Prove your humanity: 2   +   1   =  

Cult classic it may be, but there’s no denying Postcards from the Edge is going through a recent publication resurgence because the author, actress and Star Wars icon Carrie Fisher passed away last year. Which is a shame, because this novel is razor sharp, funny and completely different to most novels sat on your shelves right now.

Primarily following the story of actress Suzanne Vale, Postcards from the Edge shatters that glamorous Hollywood myth by taking readers inside the reality. Which, in Suzanne’s case, involves stomach pumping, rehab, drugs, relationships, anxiety, insecurities and oh-so-much wit and self-deprecation.

Beginning with Suzanne in rehab as she records the day-to-day goings on and puts down her musings into quick, short bursts of narrative, Postcards ultimately follows the formerly acclaimed actress through the early days of her recovery, going from the clinic, to her first years out of the clinic, and from trying to find work again in Hollywood to all the relationships she forges and loses along the way.

“She wanted so to be tranquil, to be someone who took walks in the late-afternoon sun, listening to the birds and crickets and feeling the whole world breathe. Instead, she lived in her head like a madwoman locked in a tower, hearing the wind howling through her hair and waiting for someone to come and rescue her from feeling things so deeply that her bones burned.”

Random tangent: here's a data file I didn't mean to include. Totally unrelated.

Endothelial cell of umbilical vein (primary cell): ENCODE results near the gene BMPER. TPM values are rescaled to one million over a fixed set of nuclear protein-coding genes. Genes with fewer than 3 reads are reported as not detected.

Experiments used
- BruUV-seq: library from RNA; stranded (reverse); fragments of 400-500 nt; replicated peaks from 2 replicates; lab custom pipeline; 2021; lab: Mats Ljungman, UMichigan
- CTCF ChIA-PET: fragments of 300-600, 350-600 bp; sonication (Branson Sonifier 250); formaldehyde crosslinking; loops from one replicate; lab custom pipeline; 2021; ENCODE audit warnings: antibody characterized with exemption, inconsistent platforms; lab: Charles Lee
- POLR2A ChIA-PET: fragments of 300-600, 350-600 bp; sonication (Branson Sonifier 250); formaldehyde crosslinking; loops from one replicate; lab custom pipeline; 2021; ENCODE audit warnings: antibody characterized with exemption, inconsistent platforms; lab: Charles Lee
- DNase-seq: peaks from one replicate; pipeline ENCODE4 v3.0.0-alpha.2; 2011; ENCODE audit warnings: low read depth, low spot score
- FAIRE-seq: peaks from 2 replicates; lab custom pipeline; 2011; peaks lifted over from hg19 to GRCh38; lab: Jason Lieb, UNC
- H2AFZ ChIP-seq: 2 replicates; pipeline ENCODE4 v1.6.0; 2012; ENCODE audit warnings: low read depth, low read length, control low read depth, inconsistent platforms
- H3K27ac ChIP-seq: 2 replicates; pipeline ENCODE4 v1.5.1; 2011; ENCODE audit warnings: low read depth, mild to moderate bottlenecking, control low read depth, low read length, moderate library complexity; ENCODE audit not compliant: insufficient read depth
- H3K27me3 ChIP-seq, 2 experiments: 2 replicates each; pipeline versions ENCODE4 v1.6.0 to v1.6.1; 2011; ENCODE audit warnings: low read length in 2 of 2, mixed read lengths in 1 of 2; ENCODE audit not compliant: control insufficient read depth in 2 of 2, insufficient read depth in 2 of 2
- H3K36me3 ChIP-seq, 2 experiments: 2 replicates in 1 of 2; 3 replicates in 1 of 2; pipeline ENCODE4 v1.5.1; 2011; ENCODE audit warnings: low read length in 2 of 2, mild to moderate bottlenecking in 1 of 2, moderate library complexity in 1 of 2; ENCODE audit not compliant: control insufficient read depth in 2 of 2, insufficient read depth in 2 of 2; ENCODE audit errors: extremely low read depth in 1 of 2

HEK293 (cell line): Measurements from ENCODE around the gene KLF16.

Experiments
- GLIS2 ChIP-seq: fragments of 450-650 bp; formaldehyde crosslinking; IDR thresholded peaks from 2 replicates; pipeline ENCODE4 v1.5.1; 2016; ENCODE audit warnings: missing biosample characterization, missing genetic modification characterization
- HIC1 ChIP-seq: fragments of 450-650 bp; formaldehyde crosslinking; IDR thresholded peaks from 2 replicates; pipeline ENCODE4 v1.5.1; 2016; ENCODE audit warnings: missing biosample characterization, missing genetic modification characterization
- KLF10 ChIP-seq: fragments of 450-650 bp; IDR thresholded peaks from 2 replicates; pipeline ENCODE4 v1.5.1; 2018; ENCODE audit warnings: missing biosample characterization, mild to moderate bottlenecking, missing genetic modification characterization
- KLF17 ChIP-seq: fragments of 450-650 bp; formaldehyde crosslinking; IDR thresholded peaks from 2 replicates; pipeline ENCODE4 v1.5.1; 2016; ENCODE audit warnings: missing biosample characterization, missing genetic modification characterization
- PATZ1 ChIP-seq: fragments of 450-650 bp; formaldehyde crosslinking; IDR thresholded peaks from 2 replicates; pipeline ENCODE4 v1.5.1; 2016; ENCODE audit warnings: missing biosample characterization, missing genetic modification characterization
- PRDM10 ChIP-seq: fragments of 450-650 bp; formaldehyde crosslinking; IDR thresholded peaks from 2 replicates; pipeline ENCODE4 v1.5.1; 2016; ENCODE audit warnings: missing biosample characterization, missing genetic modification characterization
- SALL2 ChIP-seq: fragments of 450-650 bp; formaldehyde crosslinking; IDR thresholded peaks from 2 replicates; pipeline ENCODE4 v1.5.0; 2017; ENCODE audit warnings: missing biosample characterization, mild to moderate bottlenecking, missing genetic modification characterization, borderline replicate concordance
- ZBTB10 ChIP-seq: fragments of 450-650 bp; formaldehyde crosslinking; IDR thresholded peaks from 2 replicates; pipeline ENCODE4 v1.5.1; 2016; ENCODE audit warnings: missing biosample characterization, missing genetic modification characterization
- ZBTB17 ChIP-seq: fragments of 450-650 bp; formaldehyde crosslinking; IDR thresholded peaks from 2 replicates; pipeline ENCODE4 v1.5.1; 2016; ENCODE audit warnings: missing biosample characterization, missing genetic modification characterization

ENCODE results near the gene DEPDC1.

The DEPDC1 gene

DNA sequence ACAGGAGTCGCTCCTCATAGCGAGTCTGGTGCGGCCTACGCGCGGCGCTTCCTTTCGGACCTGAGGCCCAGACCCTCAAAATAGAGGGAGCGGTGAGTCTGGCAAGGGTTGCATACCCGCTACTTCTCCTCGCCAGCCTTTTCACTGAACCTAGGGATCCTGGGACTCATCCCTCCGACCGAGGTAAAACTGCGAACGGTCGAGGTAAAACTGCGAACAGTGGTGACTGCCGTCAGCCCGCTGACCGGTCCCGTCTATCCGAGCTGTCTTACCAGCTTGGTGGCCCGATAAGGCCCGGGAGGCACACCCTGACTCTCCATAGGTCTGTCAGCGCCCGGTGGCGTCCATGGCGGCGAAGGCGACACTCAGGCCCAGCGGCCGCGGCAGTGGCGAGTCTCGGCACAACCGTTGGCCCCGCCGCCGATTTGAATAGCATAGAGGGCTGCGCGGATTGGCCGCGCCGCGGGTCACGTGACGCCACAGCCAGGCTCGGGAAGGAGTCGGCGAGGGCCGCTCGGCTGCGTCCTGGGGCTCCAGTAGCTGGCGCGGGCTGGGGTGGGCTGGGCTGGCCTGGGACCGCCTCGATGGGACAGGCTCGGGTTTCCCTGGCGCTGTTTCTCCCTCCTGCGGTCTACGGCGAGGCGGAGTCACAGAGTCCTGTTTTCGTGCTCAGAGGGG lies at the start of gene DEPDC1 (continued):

With the early parts of this novel reflecting an incident in Carrie Fisher’s own life in 1985, Postcards is considered a semi-autobiographical roman à clef, which lends the whole thing a weight of levity and gives it an honest voice it’s difficult to otherwise achieve in fiction. And, while saying Suzanne’s experiences in the novel are a true reflection of Fisher’s own may be a little too simplistic, in the character of Suzanne, Fisher almost certainly shares her experiences of a crazy little town called Hollywood – and Suzanne is made personable in large part due to the fact Carrie put so much of herself into her.

Despite the blurb selling this as a meet-cute and a meeting of personalities between two rehab patients (one of whom is good-looking “in a Heathcliffish sort of way”), Suzanne’s interactions with ambitious, self-destructive fellow patient Alex are actually very minimal, and has little influence over anything that happens. Rather, this is a story of recovery, and of reclaiming yourself when life sweeps you away.

Through an intriguing mix of mundane reflections and fiercely intelligent insights – Suzanne may be going through the motions, but her brain is as quick-witted as ever – this novel sits firmly in the mind of a troubled individual. It’s not always easy going, and the style jumps from journalistic, to stream-of-consciousness-like duologues, to familiar third person narrative without pauses as Suzanne’s recovery continues, and it can be a slog to get through. But just when you’re about to give up, Fisher delivers a gem of a sentence or an idea, and you’re easily caught back up in Suzanne’s over-analytical head once again.

Postcards from the Edge isn’t exactly conventional – it’s heartbreakingly funny, hilariously sad and, actually, not a lot happens in it as we catch up with Suzanne at different moments of her post-recovery life. But it’s an enjoyable read nonetheless, and it’s written with such wit and precision that your copy will come out the other end covered in highlight and post-it notes as Fisher’s words and observations continue to resonate.

★★★★

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